Thinking of remarrying? If so, there are a few precautions your must take to make sure your next marriage is successful, and that your finances and children are protected. This can include financial counseling, reviewing important documents and preparing prenuptial and postnuptial agreements.
You have concerns before you get remarried, and those concerns can grow into relationship problems unless you sit down with your spouse or future spouse and talk about finances.
As U.S. News and World Report writes, you should start with a simple discussion about your assets and liabilities. Couples also need to discuss their financial goals.
Do we have separate accounts, or do we co-mingle?
Do we get a new home, or do I keep the home I have, and you keep the home you have?”
There are a lot of personal and financial decisions that need to be discussed before the wedding party.
Florida Prenuptial Agreements
I’ve written about prenuptial agreements before. Prenuptial agreements are about more than just resolving uncertainty in a marriage.
Any couple who brings any personal or business assets to the union can benefit from one. They are also important to have in place before a couple starts investing in businesses, properties and other investments.
A prenuptial agreement (or “prenup” for short) is a contract between people intending to marry. A prenup determines spousal rights when the marriage ends by death or divorce. This can be especially important in second marriages.
If you divorce without a prenup, your property rights are determined under state law, and a spouse may have a claim to alimony while the suit for divorce is pending and after entry of a judgment.
Without a prenup, if your spouse dies, you will have statutory rights under state law to a share of your deceased spouse’s estate and may also have a right to lump sum death benefits, or a survivor annuity under a retirement plan.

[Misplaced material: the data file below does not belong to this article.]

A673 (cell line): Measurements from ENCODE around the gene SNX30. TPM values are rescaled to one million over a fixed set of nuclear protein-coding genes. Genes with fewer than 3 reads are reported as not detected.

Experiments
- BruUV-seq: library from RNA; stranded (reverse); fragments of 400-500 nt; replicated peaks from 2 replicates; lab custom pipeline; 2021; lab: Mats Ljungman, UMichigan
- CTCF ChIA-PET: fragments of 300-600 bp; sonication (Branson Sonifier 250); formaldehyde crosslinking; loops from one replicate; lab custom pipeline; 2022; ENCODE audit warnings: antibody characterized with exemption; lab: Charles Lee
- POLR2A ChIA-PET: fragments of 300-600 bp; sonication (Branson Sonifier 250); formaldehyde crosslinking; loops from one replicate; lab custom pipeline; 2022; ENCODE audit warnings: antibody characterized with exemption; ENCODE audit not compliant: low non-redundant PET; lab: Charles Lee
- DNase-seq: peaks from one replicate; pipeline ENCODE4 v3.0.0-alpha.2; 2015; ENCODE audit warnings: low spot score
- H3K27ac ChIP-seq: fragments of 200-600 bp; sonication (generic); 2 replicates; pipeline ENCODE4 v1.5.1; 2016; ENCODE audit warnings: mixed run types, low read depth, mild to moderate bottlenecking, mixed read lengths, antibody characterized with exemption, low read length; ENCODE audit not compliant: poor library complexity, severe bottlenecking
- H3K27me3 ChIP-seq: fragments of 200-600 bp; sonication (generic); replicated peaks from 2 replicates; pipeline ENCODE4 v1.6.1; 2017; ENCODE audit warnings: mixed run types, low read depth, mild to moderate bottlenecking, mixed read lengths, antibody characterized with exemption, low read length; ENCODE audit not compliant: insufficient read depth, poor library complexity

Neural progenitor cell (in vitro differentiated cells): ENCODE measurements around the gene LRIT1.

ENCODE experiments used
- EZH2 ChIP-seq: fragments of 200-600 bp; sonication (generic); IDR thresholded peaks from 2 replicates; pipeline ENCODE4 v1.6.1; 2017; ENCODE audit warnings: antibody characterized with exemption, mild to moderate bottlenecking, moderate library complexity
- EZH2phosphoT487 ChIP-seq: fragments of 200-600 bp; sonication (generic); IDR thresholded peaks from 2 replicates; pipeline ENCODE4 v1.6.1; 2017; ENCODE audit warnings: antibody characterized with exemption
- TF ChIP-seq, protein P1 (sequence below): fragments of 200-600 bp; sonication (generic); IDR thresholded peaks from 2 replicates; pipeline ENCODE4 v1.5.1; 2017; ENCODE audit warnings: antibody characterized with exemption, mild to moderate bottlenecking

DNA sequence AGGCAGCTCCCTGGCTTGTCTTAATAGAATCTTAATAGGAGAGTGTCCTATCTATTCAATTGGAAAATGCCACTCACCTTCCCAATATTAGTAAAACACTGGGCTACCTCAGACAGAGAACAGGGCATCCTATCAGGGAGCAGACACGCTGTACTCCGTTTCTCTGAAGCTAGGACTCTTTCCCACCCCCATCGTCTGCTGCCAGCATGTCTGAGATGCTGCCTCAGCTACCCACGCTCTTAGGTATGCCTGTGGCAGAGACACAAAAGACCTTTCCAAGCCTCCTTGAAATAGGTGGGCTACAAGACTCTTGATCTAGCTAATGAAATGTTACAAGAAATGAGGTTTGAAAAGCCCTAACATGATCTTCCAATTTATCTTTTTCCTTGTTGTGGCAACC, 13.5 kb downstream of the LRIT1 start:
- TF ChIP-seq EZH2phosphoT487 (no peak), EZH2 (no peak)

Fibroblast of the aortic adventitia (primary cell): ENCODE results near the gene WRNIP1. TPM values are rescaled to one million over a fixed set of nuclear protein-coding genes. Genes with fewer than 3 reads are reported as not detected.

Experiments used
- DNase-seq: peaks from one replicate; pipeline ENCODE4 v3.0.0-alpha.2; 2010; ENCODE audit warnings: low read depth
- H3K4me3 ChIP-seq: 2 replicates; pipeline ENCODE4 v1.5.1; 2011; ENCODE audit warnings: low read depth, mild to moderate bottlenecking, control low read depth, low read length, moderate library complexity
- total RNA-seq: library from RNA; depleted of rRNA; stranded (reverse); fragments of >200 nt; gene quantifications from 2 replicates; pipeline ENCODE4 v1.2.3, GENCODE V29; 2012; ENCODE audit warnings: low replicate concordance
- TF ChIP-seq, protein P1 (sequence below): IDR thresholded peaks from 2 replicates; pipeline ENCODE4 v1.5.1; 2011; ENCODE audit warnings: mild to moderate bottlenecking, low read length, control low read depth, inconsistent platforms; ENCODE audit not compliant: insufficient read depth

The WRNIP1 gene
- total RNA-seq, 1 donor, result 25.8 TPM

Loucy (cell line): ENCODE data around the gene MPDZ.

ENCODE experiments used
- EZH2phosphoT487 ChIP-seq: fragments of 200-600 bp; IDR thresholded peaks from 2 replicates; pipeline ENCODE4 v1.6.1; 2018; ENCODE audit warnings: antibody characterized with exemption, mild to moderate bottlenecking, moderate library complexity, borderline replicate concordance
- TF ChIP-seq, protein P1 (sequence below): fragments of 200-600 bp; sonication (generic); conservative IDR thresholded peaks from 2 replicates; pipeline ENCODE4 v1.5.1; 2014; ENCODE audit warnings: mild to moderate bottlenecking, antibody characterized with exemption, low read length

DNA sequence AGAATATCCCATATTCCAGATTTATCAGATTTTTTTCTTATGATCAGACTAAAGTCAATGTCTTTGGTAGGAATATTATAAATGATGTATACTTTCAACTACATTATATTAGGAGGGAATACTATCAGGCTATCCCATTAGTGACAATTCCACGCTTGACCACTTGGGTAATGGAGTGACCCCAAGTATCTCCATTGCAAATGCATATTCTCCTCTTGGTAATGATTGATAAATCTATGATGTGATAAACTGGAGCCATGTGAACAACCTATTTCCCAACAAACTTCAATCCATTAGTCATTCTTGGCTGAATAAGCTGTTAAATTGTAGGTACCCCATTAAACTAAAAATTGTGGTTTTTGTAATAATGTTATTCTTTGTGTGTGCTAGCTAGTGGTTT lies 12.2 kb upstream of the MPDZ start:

That’s where prenups come in. Prospective spouses may limit or expand these rights by an agreement. Prenups are also used to protect the interests of children from a prior marriage, and to avoid a contested divorce. Prenups can be very worthwhile provided they’re done right.”
The most basic of prenups should list an inventory of premarital assets that would stay with the original owner in case of a divorce. Florida has both case law and a statute to help lawyers, judges and the parties determine if a prenuptial agreement is enforceable.
U.S. News and World Report makes several other suggestions which make sense.
Make sure your estate plan is up to date. You need to be extra cautious if you have children from a previous marriage. You want things to work out with your current spouse and also make sure your kids are not disinherited.
Update your will. Your will and beneficiary designations need to be updated for many major life events, including the birth of a child, death of a family member, marriage, divorce and remarriage.
Review all your documentation. If you are entering your second or third marriage, you may need to make significant changes to your estate plan, beneficiary designations and even your emergency contacts.
Make sure that all the documents you leave behind clearly spell out your wishes. Take the time to do proper estate planning, because a prenup may say one thing and the estate plan may say something different.
If they don’t realize it, at death there could be a problem if [the estate plan and the prenup] are not consistent in their goals.
The U.S. News and World Report article is here.